The ‘new Labour’ governments of Tony Blair and Gordon Brown altered the societal landscape in the UK. But did they fundamentally change Britain? In a new book, David Walker and Polly Toynbee take an in-depth and balanced look at the achievements of the Labour project. There were some policy successes, and the authors give Labour 6 out of 10 for these. Yet the party lacked an overall vision or narrative, and so squandered its opportunity to push the UK in a more social democratic direction.
Autumn bookshelves groan under the weight of Labour’s diarists. Blair has written his memoirs, though Peter Mandelson got his retaliation in first. Jonathan Powell followed suit, in succession to David Blunkett, Chris Mullin and others, some more distinguished in their handling of prose than others. Our book, The Verdict tries to offer a ‘balanced scorecard’ based on what Labour intended and what it said it was doing, but measured ultimately by its impact on people.
For what it is worth we award Labour six out of ten points. Some sort of ‘in the round’ judgement is both necessary and possible. Of course the moral and geopolitical significance of the UK’s joining the Americans in invading Iraq in 2003 is incommensurable with, say, Labour’s impressive programme of rebuilding and refinancing further education. You can map results in terms of Labour’s intentions, and try to balance one thing (schools) against another (the promotion of CCTV).
The government hung together, despite the toxicity of relations between number 10 and number 11; the return of Peter Mandelson to the fold under Gordon Brown symbolized Labour’s basic unity. But political identity did not deliver coherence in policy. This was a zigzag government, triangulating, deliberately avoiding definition. Where is the narrative? Why were Labour’s constitutional reforms so scrappy and incomplete? That is not to say they weren’t profound; the 1998 Human Rights Act and devolution of legislative and executive power to Edinburgh, Cardiff and Belfast permanently changed the government of the UK, and Freedom of Information is now a permanent fixture of our democracy.
The record is obviously mixed. In 13 years we had aborted Lords reform, the introduction of the Equalities Act, an explosion in prison numbers, increased support for the arts and sports, free museum entry, flip flopping on drugs, and improved morbidity. We got better schools attainment levels, and more support for further education – but no apparent improvement in the UK’s productivity record. And so on.
Establishing causal links is hard. On Labour’s watch the volume of crime feel, as measured in the British Crime Survey. The chances of being a victim of violence were lower by 2010 than at any time since the BCS began in the early 1980s. But criminologists ascribe only a small part of that fall to Labour’s expansion of police numbers, let alone the 32,500 increase in the prison population of England and Wales. A lot had to do with economic prosperity and, possibly, Labour’s active social policies for young people. The Tory-Liberal Democrat coalition government is likely to regret its precipitate abandonment of the Connexions programme and its attempt to shuffle off local authority youth services into the maw of the ‘Big Society’.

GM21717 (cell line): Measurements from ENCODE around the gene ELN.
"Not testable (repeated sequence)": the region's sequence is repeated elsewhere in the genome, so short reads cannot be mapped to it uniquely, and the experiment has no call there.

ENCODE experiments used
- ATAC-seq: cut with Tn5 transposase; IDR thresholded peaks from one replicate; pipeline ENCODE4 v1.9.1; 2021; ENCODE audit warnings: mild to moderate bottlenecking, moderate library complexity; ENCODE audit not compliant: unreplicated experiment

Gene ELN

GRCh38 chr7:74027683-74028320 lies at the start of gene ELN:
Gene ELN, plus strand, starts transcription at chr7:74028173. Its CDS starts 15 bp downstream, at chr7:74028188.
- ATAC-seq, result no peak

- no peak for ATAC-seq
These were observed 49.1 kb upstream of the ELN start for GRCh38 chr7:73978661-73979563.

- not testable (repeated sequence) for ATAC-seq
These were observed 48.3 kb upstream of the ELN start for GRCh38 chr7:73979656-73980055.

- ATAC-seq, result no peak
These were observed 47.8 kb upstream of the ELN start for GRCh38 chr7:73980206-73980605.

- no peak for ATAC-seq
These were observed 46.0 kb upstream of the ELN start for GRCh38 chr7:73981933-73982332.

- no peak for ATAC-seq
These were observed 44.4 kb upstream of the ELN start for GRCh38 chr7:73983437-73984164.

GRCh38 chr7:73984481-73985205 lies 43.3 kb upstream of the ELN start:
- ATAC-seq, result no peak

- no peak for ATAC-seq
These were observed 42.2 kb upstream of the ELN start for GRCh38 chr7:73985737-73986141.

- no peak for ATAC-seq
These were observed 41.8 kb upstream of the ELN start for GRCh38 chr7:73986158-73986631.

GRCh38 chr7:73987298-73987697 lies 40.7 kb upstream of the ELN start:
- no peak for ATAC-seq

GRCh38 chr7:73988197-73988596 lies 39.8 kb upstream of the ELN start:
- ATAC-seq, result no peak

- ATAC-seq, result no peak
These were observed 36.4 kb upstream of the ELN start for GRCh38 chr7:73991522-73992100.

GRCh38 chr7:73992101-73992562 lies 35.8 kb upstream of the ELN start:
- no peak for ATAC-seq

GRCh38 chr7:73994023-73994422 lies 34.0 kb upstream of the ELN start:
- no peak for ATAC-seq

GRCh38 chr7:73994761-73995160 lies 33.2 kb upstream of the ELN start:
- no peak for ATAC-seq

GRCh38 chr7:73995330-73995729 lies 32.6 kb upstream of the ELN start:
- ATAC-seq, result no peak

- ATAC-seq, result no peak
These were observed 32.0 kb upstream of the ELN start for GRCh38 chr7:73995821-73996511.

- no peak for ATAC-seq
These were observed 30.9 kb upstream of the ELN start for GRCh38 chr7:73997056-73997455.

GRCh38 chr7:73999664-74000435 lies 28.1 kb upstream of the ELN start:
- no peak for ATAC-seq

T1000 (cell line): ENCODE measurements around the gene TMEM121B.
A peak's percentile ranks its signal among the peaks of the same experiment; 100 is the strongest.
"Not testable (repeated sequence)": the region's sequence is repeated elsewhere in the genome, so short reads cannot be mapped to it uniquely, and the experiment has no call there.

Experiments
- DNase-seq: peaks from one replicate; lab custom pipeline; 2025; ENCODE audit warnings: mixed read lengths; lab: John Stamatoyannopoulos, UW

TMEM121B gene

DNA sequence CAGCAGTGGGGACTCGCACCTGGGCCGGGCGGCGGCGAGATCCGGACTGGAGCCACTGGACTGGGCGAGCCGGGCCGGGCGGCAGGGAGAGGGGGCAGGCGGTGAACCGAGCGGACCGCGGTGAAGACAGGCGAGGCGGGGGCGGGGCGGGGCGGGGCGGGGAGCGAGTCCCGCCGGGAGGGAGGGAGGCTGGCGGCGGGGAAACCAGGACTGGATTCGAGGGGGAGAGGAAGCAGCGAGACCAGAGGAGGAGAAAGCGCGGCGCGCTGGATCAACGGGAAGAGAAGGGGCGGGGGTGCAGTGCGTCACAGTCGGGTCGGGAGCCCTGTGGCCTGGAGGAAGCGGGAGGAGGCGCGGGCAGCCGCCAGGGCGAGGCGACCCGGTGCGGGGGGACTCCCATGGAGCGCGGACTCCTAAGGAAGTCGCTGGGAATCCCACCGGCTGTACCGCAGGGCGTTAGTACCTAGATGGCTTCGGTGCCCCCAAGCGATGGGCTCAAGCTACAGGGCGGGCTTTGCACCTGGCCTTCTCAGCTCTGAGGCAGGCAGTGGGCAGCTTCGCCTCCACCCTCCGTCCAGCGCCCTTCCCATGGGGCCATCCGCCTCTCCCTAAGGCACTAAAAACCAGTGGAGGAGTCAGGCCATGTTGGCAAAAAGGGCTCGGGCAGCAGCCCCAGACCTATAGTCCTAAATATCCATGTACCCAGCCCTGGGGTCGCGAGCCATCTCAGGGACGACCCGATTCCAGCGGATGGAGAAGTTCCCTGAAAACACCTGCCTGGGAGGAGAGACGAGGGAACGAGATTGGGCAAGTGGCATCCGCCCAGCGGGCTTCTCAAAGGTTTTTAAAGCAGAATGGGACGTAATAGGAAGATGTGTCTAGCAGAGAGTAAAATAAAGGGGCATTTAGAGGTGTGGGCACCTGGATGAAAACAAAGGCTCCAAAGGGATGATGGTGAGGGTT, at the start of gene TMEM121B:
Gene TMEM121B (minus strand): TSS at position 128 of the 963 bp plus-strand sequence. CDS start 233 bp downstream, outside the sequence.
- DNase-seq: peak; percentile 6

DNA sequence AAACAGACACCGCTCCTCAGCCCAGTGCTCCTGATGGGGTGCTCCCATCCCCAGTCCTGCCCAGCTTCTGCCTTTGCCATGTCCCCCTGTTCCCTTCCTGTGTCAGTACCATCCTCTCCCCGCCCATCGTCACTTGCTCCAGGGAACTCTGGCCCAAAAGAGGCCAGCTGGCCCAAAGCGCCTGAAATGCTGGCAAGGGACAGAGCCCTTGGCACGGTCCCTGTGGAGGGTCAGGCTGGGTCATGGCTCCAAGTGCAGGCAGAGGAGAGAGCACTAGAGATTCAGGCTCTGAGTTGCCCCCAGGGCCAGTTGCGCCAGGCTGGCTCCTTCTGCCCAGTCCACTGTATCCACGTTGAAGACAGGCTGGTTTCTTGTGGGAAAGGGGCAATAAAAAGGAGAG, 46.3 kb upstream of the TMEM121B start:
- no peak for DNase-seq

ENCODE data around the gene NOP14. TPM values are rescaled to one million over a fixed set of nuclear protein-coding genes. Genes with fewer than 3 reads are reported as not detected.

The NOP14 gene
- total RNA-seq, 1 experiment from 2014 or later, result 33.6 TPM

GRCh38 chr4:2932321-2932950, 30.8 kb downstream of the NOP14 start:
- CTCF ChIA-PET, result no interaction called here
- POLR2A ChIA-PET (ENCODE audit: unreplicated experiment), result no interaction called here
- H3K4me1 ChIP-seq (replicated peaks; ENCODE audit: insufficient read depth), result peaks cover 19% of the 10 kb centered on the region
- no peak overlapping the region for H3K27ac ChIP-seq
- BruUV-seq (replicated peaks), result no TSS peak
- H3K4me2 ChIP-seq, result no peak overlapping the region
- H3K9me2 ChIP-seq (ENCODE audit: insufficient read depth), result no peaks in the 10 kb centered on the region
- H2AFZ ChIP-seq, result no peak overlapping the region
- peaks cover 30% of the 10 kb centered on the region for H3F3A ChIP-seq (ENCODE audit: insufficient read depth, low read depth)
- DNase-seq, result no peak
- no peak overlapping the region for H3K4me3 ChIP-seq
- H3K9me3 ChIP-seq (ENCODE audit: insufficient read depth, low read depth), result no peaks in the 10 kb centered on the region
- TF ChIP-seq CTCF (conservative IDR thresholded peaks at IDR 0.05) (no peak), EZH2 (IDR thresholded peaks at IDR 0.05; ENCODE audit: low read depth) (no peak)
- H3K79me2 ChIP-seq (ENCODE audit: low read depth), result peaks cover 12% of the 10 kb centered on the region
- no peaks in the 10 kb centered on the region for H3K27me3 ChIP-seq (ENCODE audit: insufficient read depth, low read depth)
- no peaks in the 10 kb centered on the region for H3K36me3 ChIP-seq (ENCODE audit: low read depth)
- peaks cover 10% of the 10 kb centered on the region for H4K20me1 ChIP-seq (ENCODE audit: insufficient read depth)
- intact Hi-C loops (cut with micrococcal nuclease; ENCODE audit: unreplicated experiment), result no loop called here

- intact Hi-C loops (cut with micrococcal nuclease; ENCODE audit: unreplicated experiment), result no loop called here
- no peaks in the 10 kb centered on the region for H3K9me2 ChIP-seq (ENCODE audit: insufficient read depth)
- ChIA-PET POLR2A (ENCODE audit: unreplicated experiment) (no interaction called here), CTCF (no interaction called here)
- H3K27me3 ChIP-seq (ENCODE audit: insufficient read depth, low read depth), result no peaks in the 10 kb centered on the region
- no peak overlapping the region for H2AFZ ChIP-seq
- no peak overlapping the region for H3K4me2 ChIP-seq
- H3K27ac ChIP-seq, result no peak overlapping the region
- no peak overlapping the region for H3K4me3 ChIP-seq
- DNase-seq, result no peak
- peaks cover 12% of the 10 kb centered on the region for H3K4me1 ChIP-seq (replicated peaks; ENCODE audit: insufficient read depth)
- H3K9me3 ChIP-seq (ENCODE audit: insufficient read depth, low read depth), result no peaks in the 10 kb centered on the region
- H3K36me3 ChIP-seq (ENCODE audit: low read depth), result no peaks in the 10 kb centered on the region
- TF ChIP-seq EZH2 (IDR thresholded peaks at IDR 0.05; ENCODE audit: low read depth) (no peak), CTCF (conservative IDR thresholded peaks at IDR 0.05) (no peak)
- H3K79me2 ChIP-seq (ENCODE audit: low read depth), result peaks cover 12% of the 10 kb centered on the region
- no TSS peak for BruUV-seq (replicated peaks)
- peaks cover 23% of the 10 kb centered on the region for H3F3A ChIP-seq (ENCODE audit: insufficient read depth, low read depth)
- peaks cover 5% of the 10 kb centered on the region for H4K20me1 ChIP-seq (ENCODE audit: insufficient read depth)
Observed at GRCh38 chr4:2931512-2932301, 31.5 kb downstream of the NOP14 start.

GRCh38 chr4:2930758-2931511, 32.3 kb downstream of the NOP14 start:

Some of Labour’s failures, we argue, are generic: they apply to all governments. The pretensions of ministers in their department, so faraway from the coalface: how little they (or we) understand about what is going on, in markets or inside families. Ministers pull on levers in their departments and often find nothing happens or there are unintended consequences.
The greatest political problem of the Labour years, we conclude, was you, us, them. The public was contradictory in attitude and infantile – wanting hopelessly contradictory things. Triangulation and tergiversation (Brown’s famous stealth) reflected public ambiguities.
Labour’s increases in spending were willed by the people, but Labour ministers could not or would not force the issue of how to finance a necessary expansion of public sector investment and services. The deficit bequeathed by Labour was, for the most part, a transfer of private sector indebtedness to the public accounts, as a result of the financial crash plus the cost of fiscal stimulus in the face of the recession. But it was in addition a product of political failure – to turn the electoral exuberance of 1997 into a wedge of opinion favouring the adjustment of British political economy in a social democratic direction
Labour did shift the rhetoric of politics – witness David Cameron’s robing himself in the vestments of fairness and equality. Even with Tony Blair at the helm, Labour had to contend with levels of media antagonism and bondholder suspicion not so different from those that enveloped Ramsay MacDonald. So on balance, as the subtitle of our book asks, did Labour change Britain? The answer is: hardly.
To learn more, see David Walker and Polly Toynbee’s book, The Verdict, did Labour change Britain? (London: Granta, 2010).
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